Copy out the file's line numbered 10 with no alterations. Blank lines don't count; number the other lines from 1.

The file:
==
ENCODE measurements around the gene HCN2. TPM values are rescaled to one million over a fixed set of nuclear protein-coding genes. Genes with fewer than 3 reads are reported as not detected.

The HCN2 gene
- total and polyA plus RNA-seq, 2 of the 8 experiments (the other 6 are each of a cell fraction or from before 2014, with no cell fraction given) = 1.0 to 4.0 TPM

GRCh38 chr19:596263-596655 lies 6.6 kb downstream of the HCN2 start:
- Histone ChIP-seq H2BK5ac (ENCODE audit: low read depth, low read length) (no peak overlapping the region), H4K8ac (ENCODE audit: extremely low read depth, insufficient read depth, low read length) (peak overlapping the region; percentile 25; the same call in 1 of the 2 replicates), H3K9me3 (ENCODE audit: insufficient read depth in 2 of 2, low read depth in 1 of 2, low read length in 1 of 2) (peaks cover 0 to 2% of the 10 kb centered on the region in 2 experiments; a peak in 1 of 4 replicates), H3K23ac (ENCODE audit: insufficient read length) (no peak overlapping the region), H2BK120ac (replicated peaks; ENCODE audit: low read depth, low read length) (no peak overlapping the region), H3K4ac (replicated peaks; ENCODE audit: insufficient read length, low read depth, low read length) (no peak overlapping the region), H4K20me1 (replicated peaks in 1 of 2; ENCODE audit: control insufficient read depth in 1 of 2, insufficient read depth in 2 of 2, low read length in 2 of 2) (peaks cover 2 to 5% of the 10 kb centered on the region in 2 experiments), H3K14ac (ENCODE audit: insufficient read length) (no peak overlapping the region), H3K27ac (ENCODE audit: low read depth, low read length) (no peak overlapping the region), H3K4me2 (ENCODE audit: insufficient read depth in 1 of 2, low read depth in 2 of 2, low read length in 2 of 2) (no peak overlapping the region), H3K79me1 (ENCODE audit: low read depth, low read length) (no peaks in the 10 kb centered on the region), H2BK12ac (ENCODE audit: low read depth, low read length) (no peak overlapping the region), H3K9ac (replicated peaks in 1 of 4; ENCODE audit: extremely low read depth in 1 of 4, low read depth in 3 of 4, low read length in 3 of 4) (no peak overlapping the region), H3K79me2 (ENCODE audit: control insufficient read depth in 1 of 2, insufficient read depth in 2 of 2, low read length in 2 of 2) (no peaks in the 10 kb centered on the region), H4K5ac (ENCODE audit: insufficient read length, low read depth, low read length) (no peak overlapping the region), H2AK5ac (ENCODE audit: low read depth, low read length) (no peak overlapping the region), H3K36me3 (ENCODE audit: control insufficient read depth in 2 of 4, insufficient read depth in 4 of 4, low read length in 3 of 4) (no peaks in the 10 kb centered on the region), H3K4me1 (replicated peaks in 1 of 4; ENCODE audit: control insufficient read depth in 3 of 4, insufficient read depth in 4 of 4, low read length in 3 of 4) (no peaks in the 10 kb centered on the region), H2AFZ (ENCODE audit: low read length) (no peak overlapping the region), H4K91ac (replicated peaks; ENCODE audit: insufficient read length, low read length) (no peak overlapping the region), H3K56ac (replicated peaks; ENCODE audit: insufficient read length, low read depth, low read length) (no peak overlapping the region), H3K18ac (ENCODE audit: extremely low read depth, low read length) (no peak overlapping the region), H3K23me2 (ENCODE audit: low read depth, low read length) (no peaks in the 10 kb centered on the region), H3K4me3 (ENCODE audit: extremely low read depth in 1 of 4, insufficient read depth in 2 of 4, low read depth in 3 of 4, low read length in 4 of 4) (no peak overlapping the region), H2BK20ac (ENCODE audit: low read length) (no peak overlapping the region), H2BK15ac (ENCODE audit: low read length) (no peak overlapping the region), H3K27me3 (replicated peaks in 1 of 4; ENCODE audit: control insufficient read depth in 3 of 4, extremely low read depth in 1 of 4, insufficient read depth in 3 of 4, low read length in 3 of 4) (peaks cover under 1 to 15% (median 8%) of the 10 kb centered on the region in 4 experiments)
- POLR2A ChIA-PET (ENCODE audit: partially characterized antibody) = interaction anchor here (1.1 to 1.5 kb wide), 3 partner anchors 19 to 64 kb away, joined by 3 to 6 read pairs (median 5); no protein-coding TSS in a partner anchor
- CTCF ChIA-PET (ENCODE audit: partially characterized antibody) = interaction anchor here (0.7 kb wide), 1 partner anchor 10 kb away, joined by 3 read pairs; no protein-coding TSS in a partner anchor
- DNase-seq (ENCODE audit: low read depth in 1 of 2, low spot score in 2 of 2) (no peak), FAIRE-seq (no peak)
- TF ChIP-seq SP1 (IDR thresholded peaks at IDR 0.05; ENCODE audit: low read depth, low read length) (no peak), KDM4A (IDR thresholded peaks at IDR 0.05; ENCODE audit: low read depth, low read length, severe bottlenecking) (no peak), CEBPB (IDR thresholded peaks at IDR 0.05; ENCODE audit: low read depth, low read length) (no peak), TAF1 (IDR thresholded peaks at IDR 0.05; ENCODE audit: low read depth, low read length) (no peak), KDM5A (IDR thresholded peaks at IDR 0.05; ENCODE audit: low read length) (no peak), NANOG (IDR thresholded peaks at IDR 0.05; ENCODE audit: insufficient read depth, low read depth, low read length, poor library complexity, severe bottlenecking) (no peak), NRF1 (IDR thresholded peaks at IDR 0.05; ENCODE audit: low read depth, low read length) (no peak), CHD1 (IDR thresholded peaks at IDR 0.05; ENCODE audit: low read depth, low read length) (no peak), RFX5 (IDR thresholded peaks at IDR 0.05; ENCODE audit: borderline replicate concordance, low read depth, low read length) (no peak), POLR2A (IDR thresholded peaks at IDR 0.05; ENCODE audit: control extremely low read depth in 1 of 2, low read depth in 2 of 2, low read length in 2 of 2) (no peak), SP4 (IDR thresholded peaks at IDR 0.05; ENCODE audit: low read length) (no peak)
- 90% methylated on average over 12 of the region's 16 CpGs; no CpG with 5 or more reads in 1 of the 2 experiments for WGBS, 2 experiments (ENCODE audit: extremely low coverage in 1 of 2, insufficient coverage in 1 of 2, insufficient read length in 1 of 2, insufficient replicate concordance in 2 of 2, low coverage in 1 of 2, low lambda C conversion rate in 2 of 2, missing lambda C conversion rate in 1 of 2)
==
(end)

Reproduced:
- 90% methylated on average over 12 of the region's 16 CpGs; no CpG with 5 or more reads in 1 of the 2 experiments for WGBS, 2 experiments (ENCODE audit: extremely low coverage in 1 of 2, insufficient coverage in 1 of 2, insufficient read length in 1 of 2, insufficient replicate concordance in 2 of 2, low coverage in 1 of 2, low lambda C conversion rate in 2 of 2, missing lambda C conversion rate in 1 of 2)